ALA Midwinter 2020

Virtual TBR: Books to Look for in 2020

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The Youth Media Awards may have only been announced two days ago – and what incredible choices those committees made – but I’m already looking forward to tracking down the next best books of the year. With that in mind, I spent pretty much my entire time at Midwinter touring the Exhibit hall, chatting up vendors, and asking for book recommendations. Here are just ten of the titles for kids currently on my TBR pile:

Such A Library! by Jill Ross Nadler

A modern take on a Yiddish folktale from a brand-new publisher (Intergalactic Afikoman), this story will be familiar to anyone who’s read Ann McGovern’s Too Much Noise and fans of WBUR’s Circle Round. Here, a boy escapes his busy home by visiting the nice, quiet library – only to discover it’s not as quiet as he’d hoped. (June)

The Paper Kingdom by Helena Ku Rhee

After his babysitter cancels last minute, a young boy must accompany his parents to their night job as janitors at an office building – which they reimagine as a fantastical paper kingdom. Besides being a whimsical, fun read, The Paper Kingdom is a lovingly-rendered look at the sacrifices parents make for their children. (February)

Baloney and Friends by Greg Pizzoli

If you love Greg’s picture books, you’re in for a real treat in 2020: Disney-Hyperion is releasing the first in his series of new beginning graphic novels. In this first installment, Baloney the pig and his friends (Crabbit, Bizz, and Peanut) share in some magical experiences, learn to swim, and battle the blues. Exactly the zany entertainment we’ve come to expect. (April)

A Piglet Called Truffle by Helen Peters

Originally published in England in 2016, this first in the Jasmine Green Rescues series introduces readers to animal-lover Jasmine Green and her first rescue, Truffle the piglet. The series is set on an idyllic English farm, Jasmine is a smart and strong (if sometimes sneaky) lead, and kids will learn all kinds of interesting facts about caring for animals. (March)

Rise of ZomBert by Kara LaReau

Another great one from Candlewick, Kara LaReau’s Rise of ZomBert is the story of two quirky kids, an evil corporation, and a scraggly dumpster cat – who may or may not be a zombie. A great recommendation for fans of Eerie Elementary and The Notebook of Doom who are ready for something a little longer, and the first in what will hopefully be a long-running series. (July)

Stepping Stones by Lucy Knisley

A memoir-esque account of Lucy’s move to the country after her parents divorced, Stepping Stones will appeal to fans of Raina Telgemeier and Vera Brosgol’s Be Prepared. Jen isn’t interested in country living, or in making nice with her mom’s new boyfriend and his two daughters. But as Summer fades into Fall, Jen starts to learn the true meaning of home. (May)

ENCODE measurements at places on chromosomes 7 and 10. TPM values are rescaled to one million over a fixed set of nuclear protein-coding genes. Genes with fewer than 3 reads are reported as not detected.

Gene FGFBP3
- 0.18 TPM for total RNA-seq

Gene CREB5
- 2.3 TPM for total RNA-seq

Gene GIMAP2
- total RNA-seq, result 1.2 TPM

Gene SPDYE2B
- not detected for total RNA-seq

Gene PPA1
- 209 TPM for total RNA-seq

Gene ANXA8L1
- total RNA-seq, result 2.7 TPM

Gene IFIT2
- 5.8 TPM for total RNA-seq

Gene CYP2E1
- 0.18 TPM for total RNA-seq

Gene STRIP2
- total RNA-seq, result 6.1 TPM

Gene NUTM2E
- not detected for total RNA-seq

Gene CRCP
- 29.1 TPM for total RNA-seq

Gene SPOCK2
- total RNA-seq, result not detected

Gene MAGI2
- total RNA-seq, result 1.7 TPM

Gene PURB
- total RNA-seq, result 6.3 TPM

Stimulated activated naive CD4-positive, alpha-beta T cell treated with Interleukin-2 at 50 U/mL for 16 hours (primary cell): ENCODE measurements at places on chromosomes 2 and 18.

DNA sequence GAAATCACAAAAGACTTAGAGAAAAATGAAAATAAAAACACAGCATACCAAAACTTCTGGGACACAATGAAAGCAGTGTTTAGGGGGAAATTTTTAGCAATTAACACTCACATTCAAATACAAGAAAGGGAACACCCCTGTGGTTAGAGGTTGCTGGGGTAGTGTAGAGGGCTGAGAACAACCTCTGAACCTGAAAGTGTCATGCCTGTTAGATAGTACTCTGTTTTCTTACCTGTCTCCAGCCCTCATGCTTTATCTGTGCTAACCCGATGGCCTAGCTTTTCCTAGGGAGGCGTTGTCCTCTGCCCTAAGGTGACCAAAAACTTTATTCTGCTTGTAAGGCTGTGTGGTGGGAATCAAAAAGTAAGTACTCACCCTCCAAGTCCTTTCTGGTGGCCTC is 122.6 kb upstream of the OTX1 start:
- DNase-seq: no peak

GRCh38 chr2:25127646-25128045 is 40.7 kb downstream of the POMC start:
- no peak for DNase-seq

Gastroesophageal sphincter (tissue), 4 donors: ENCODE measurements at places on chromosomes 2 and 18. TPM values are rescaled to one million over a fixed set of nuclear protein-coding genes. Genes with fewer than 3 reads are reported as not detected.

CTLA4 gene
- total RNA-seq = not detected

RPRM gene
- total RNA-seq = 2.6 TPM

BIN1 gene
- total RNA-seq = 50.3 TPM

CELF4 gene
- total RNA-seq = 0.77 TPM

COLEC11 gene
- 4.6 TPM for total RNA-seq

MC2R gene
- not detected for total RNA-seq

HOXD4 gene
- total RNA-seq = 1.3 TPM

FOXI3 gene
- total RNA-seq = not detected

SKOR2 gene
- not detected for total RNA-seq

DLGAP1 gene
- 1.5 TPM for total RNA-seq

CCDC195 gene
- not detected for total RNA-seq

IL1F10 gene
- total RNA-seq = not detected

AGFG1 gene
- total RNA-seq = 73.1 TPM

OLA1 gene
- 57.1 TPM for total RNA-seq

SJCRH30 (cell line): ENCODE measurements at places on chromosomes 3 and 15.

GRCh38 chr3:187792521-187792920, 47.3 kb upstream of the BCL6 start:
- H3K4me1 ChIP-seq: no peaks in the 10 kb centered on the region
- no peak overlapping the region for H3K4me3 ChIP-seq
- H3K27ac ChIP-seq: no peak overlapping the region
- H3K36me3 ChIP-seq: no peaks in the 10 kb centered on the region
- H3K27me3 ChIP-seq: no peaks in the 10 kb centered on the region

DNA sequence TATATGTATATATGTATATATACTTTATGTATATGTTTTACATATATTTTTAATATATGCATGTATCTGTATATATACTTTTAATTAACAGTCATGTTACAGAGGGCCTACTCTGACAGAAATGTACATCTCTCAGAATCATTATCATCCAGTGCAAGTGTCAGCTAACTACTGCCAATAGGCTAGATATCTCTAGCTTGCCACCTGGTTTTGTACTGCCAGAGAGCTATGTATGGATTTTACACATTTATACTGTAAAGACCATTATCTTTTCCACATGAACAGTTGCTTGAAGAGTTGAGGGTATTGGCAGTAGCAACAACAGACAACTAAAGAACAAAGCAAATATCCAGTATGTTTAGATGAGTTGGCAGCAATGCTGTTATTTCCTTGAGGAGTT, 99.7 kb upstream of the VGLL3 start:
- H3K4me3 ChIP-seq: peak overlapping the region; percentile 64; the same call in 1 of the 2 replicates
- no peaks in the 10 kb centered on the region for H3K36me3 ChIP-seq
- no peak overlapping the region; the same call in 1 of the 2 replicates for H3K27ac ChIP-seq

The Deep & Dark Blue by Niki Smith

I’ve broken the rules a bit with this title, as it’s been on the market since the beginning of the month, but I’m never going to stop saying how much I love Niki Smith’s debut juvenile graphic novel. A bloody political coupe leaves twins Hawke and Grayson homeless and in danger – until they find a safe place hidden within the Communion of Blue. But while Grayce feels like she’s finally found her true self, Hawke (aka Hanna) just wants his old life back. The perfect recommendation for fans of The Witch Boy and The Nameless City. (January)

The Middler by Kirsty Applebaum

I may have already finished reading this one and, boy, is it good. Very much in the vein of The Giver and The City of Ember, The Middler tells the story of eleven-year-old middle-child Maggie, who longs to find her place as a hero within her community. So when she meets a dirty, deceitful, dangerous wanderer, she knows this is her chance to shine. But, Una doesn’t seem dirty, deceitful, or dangerous – and it soon becomes clear she knows things that could get Maggie into a lot of trouble. (April)

We Dream of Space by Erin Entrada Kelly

When I stopped to ask for titles she was most excited for, HarperCollins’ School and Library Marketing Manager Mimi Rankin informed me this is going to be Erin Entrada Kelly’s best book to date. Set in January of 1986, weeks before the Challenger’s launch, the story follows three seventh grade siblings navigating a difficult home life situation and dreaming of a better future. (May)

King and the Dragonflies by Kacen Callender

It’s already got four starred reviews and everything Kacen touches is magic, so what do you really need me for anyway? Tackling grief, homophobia, and toxic masculinity, Callender’s second middle grade novel will almost certainly get some recognition at next year’s YMAs – so be sure to read it ASAP. (February)

This post addresses the following ALSC Core Competencies: IV. Knowledge, Curation, and Management of Materials

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